That being said, this episode was fascinating to watch. Unlike the first half of episode three, which just was off the wall for no reason solid reason (yet), this entire episode felt like it was leading up to something. Possibly filling in a backstory as to where the Black Lodge came about? Maybe explaining why Laura Palmer’s death was just a small piece in a major puzzle? After last week’s very tame episode in which every scene moved the plot along, this week seemed set to satisfy those who missed the bizarre. There was no Dougie in this episode, nor were there any of the regulars (new or old, aside from the Giant) we have come to know. After the first ten minutes – highlighted by a five minute Roadhouse performance by “The” Nine Inch Nails – Lynch goes full Elephant Man on us, with a dash of Mulholland Drive for good measure. This abrupt break in narrative may not please some people watching, but it certainly kept your attention, even if you didn’t know WTF you were taking in.

Going forward, there is no episode next week due to the long holiday weekend, so you’ll have two weeks to brain munch on this High On Crazy episode. But when it returns, where does the show go from here. It will be episode nine – officially the halfway point of the revival – and we have seen a hint of the real Agent Cooper surfacing, introduced to Diane (Cooper’s unseen assistant from the original series) and hinted at a very disturbing backstory between her and the Doppelganger, and established that Laura Palmer is still on the minds of many of residents in town.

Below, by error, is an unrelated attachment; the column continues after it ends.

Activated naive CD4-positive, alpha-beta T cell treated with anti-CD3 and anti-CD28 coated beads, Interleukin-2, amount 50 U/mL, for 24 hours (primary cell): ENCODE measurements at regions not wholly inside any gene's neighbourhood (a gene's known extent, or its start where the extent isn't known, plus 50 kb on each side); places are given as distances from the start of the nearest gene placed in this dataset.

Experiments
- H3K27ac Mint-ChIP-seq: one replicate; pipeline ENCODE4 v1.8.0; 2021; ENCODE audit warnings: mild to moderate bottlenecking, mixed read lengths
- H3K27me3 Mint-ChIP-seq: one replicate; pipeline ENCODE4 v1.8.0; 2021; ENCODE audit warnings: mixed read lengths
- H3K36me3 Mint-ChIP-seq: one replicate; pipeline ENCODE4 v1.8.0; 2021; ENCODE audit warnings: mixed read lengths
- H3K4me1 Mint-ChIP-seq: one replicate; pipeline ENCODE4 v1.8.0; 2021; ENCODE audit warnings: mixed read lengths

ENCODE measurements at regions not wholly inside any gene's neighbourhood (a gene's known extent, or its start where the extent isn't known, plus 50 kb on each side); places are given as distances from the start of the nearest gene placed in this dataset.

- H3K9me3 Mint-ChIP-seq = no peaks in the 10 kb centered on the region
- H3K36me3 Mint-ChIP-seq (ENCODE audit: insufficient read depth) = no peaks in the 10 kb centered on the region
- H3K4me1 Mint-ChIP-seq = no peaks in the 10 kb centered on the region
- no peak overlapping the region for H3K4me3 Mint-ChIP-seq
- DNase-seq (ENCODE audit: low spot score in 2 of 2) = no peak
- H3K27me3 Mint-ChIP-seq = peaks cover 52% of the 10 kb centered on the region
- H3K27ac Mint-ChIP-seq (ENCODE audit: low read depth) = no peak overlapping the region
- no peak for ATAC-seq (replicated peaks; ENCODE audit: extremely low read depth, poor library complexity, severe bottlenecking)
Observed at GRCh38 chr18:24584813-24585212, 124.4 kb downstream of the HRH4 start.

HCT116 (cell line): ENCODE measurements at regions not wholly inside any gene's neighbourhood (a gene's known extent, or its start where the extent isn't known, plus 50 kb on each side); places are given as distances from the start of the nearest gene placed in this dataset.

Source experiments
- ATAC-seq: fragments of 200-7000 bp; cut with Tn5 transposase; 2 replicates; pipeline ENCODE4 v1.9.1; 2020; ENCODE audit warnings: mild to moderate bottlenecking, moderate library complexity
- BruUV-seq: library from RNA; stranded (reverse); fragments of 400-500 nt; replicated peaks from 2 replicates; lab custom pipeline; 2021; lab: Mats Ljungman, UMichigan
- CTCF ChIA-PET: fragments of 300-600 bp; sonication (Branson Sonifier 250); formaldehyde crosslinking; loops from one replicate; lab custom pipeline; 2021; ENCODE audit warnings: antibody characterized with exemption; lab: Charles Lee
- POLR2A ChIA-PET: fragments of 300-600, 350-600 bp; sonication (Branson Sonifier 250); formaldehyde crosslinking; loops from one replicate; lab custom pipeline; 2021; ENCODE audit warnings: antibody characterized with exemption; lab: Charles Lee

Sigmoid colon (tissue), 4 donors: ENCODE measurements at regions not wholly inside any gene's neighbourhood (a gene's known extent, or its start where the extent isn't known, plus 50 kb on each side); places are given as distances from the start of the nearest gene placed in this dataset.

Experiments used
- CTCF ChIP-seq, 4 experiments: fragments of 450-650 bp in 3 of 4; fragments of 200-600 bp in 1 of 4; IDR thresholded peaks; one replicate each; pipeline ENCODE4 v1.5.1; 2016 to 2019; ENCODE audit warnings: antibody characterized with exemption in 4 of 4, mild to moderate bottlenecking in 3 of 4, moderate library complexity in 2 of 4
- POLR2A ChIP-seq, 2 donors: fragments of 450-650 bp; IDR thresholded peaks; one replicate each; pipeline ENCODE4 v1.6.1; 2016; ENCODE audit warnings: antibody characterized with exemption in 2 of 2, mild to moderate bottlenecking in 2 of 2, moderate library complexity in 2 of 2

There are some fascinating theories going on out there. I mentioned one last week as to a potentially awful incident that could have happened between Doggelganger Cooper and Audrey Horne – much like what is being implied between him and Diane. This week’s whispers include the young dating teenage girl from 1956 will turn out to be a younger version of Laura Palmer’s mother, Sarah (Grace Zabriskie), who is the one person in the series to have experiences with visions of White Horses the Woodsman was speaking of as he was implanting his fingers into the DJ’s head like a bowling ball.

This week’s episode wasn’t like the last one that moved the plots along like no other that came before it. But while it’s easy to dismiss episode eight as a bunch of Lynchy mumbo jumbo, it is clearly establishing a backstory that will be tied into what is currently going on. Even as I didn’t quite understand what was going on, I had a feeling that I was watching something important.

It’ll be a long two weeks before the next episode – but “Got a Light?” is making me leave the light on of anticipation for what’s to come.